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Publication numberUS1788473 A
Publication typeGrant
Publication dateJan 13, 1931
Filing dateMar 6, 1929
Priority dateMar 6, 1929
Publication numberUS 1788473 A, US 1788473A, US-A-1788473, US1788473 A, US1788473A
InventorsLouis R Smith
Original AssigneeLouis R Smith
Export CitationBiBTeX, EndNote, RefMan
External Links: USPTO, USPTO Assignment, Espacenet
Locking mechanism for vehicle fuel tanks
US 1788473 A
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Description  (OCR text may contain errors)

- L. R. SMITH Jan. 13, 1931.

LOCKING MECHANISM FOR VEHICLE FUEL TANKS Filed March 6, 1929 mum N NJN) Patented Jan. 13, 1931 UNITED STATES PATENT OFFICE LOCKING MECHAN ISM FOR VEHICLE FUEL TANKS Application filed `March 6,

My invention relates to closures for the fuel tanks of motor vehicles, and has for an object the'provision ot a cap for such tanks presenting the appearance ot those heretofore used but provided with positive locking mechanism to prevent removal by unauthorizedpersons.

A urtherobjcct is to provide a cap which may be locked in place by simply screwing it down upon the cap base, but which is provided with unlocking means of the remotecontrol type conveniently placed on` the instrun'ient board ot the vehicle, or elsewhere, whereby it will be possible for the operator ot a machine equipped with my invention,`

withoutmoving from the drivers seat to unlock the cap to permit ot its removal for the introduction of fuel into the tank.

Another object is to provide a locking cap of the character indicated comprisingl a cap base equipped with a sliding` bolt adapted to ent-era perforation in the cap when the operator turns a key in `a keyhole on the instrument board, but so constructed that the holt cannot-bc shot unless the cap'is in place and tightly screwed down on its base. In this way accidental driving off trom a filling station without the tank cap is prevented.

Au additional object is the provision ot :i locking cap and appurtenant mechanism the elementsot which, when ,in their normal closed and locked position, exhibitno exposed or accessible" screw heads or other means by which the parts may be disconnected.

It is another' object ot my invention to provide a` key to actuate the tank closure lock which is identical with the'ignition key of the vehicle and which cannot be Withdrawn from the closure operating lock except when the bolt is in its locking position. As ignition keys generally cannot -be withdrawn from the ignition lock exceptfwhen the ignition switch is in the ott position, it will be apparent that the engine of a car equipped with my invention must be shut oit betere the cap can be removedto take on gasoline, and conversely` the ignition key of such a car is not available for starting the engine until the cap hasbeen locked in place on 1929. serial No. 344,769.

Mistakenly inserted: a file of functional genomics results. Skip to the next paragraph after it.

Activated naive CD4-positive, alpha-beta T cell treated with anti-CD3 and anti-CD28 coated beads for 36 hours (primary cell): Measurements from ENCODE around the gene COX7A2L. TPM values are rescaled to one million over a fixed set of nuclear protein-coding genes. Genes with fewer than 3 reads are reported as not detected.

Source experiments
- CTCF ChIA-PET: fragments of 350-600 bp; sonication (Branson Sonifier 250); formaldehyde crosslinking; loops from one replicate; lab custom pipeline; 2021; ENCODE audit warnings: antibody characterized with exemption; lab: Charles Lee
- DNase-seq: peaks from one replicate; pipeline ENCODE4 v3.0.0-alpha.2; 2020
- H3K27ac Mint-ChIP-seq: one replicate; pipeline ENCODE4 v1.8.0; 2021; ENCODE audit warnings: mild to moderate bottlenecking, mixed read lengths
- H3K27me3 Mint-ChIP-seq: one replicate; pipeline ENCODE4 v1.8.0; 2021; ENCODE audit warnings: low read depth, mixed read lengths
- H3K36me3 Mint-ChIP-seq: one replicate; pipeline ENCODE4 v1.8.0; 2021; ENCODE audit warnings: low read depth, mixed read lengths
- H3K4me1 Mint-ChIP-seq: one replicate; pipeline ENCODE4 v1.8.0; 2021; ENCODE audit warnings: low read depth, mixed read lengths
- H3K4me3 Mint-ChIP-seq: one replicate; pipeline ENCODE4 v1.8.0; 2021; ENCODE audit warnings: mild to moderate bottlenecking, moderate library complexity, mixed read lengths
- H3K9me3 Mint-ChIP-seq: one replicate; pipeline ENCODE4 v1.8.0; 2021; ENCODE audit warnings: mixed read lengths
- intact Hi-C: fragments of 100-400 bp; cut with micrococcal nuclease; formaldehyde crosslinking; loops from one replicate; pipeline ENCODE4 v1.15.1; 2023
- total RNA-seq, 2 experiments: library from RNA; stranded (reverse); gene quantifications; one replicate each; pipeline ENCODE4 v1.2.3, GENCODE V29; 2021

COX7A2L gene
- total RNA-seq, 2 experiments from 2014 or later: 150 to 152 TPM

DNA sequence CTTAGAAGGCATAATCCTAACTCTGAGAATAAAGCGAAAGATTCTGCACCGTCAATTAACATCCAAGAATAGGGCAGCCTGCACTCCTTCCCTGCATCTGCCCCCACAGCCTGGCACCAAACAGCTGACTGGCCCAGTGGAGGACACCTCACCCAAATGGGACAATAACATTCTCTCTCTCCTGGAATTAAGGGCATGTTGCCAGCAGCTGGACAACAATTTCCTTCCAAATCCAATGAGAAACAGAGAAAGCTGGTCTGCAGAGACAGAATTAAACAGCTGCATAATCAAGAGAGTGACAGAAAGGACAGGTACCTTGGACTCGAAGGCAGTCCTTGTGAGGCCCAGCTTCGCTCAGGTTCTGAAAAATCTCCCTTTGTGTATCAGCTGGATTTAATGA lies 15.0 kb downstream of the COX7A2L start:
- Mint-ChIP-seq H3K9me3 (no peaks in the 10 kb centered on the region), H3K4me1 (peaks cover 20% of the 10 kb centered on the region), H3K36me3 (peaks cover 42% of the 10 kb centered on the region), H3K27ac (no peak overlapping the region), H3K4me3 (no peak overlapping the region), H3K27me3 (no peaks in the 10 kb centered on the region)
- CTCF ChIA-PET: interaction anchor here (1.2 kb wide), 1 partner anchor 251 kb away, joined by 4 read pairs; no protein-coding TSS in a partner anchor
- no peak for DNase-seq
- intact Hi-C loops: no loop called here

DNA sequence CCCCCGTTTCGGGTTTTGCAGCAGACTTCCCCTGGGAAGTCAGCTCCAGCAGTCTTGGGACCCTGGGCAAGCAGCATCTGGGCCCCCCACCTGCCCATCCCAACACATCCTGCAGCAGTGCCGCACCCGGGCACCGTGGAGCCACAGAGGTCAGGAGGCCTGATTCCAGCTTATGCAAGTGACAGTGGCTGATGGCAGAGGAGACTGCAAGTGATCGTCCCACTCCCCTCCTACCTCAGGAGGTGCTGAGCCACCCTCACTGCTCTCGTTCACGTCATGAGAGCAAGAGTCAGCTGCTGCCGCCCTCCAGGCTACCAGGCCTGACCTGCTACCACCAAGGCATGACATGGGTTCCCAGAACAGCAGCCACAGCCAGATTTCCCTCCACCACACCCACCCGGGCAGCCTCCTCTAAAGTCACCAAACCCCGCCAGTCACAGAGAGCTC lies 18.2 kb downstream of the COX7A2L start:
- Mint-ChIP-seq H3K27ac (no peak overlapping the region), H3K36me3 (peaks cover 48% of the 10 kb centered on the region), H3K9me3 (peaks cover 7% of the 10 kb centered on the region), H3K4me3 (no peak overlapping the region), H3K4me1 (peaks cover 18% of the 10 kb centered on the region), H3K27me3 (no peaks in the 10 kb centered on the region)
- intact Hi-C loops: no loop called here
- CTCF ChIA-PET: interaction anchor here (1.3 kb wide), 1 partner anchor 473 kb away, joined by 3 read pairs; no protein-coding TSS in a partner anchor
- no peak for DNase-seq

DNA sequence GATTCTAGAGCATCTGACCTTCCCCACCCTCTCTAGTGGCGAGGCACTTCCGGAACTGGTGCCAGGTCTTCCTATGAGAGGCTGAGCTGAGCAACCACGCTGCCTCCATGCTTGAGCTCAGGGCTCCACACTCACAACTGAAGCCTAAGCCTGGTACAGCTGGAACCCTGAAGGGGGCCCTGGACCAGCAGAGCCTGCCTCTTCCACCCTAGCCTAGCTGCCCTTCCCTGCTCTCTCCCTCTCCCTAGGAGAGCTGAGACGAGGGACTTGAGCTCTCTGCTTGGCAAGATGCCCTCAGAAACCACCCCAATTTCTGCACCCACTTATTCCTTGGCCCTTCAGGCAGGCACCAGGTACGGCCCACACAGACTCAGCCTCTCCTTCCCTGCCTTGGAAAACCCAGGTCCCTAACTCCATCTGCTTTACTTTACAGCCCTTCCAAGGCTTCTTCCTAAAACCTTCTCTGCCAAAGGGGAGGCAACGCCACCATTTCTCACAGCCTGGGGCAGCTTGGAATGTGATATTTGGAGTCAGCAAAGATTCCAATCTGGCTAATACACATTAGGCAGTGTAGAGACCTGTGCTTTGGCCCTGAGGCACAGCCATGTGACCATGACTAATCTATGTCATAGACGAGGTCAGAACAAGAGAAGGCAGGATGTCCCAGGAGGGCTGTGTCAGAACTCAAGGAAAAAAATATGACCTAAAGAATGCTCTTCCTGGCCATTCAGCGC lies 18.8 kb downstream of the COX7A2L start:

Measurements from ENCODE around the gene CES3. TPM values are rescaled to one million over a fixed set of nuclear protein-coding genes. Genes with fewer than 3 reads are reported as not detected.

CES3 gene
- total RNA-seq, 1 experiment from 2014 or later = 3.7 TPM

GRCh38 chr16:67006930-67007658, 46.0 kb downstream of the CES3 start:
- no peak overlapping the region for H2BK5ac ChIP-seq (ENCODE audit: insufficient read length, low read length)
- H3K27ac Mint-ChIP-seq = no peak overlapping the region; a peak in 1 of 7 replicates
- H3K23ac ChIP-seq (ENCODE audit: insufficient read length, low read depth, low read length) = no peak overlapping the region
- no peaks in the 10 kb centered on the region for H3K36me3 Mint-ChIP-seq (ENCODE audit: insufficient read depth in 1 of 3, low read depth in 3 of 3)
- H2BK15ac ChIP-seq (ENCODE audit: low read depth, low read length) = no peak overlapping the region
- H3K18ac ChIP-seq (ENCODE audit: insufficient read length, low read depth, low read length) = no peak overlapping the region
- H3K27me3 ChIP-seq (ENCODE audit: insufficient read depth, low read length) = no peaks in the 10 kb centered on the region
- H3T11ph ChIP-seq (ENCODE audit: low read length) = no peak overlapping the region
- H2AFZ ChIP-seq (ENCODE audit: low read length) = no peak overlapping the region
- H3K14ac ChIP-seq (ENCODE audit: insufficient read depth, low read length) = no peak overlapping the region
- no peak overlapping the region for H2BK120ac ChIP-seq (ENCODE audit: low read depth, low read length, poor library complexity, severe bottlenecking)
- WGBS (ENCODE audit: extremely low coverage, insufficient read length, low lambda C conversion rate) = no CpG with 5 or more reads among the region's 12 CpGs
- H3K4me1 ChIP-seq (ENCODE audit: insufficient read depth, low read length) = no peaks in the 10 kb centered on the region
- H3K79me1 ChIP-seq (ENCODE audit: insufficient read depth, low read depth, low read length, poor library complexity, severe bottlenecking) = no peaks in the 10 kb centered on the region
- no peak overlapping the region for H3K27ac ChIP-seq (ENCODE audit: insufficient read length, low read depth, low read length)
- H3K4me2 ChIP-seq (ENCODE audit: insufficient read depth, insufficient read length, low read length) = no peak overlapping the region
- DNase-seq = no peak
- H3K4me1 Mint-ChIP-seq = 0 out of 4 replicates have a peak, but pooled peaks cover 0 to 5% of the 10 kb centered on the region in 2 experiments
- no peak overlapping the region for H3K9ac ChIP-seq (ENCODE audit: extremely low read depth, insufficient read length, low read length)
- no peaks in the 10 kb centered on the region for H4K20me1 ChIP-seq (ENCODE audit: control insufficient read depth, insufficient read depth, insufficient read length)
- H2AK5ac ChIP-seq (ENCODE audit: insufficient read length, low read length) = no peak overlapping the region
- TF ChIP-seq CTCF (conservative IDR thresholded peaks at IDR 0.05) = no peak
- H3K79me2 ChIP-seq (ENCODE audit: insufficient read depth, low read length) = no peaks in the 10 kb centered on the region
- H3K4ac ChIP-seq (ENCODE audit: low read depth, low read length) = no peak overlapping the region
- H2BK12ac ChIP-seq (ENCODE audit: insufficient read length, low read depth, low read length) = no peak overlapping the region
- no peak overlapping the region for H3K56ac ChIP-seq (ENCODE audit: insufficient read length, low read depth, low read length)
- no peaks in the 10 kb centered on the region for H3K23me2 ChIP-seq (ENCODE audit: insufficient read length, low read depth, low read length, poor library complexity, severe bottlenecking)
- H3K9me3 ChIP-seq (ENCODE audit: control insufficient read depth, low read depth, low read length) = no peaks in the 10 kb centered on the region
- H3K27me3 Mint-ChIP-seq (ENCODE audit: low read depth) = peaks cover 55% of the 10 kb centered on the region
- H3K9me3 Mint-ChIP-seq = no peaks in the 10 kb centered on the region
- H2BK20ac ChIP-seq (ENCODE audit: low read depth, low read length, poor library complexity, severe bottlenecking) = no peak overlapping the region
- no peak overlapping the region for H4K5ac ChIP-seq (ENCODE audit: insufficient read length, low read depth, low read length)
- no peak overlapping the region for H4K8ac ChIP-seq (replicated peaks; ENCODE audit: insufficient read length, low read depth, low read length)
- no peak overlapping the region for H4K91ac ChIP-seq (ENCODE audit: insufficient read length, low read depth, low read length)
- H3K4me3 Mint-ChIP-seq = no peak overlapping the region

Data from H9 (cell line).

the lfuel tank. The convenience and safety of such an arrangement are obvious.

A still further object isl the provision of a combination of partsin a mechanism of this type which shall be simple and leiiicent in design and operation, economical to manufacture, as also easily7 and quickly assembled.

Other objects and advantages will suiiiciently appear from the detailed description hereinafter and will be readily apparent to those familiar with the art to which this invention relates.

In the drawings forming part of this `-ap plication for Letters Patent, in which like reference characters indicate the same parts in the several views,

Figure l is a side viewA showing the lock operating mechanism in'section and the tank, cap and connecting conduit in elevation;

Fig. Q isa front view of a part of the lock operating mechanism;

Fig. 3 is a vertical section of the cap, cap base and bolt;

Fig. t is a top plan view ot the parts shown in Fig. 3;

Fig. is a vertical section through the cap and hase, taken on the line 5 5 of Fig. 3;

Fig. 6 is a top plan view of one part of the cap base; and

` Fig. 7 is a top plan view of the cap.

Referring" to the drawings, 1 designates a gasoline tank of common construction usually mounted at the rear ot the body of a motor vehicle. The tank is provided with the ordinary circular opening in its upper surface for the introduction ot gasoline, about which it has brazed. riveted or other wise permanently secured, a cap base 2 upon which the cap 3 is adapted to be screwed down by engagement of the spiral projection 4 on the cap with the complementary groove 5 in the cap base. This projection constitutes a coarse, short screw thread terminating' abruptly in a squared shoulder 6 for a purpose hereinafter explained, and is commonly disposed about 18 o around theicap. The groove is of approximately the same length so that the cap is screwed home on the base by giving it only a halt-turn, and the groove may be conveniently formed slightly shallower at its lower end than the width of the lower end of the projection so that when the cap is fully screwed down on the base these two parts will be in binding relation and the cap thereby held securely against accidently workin loose.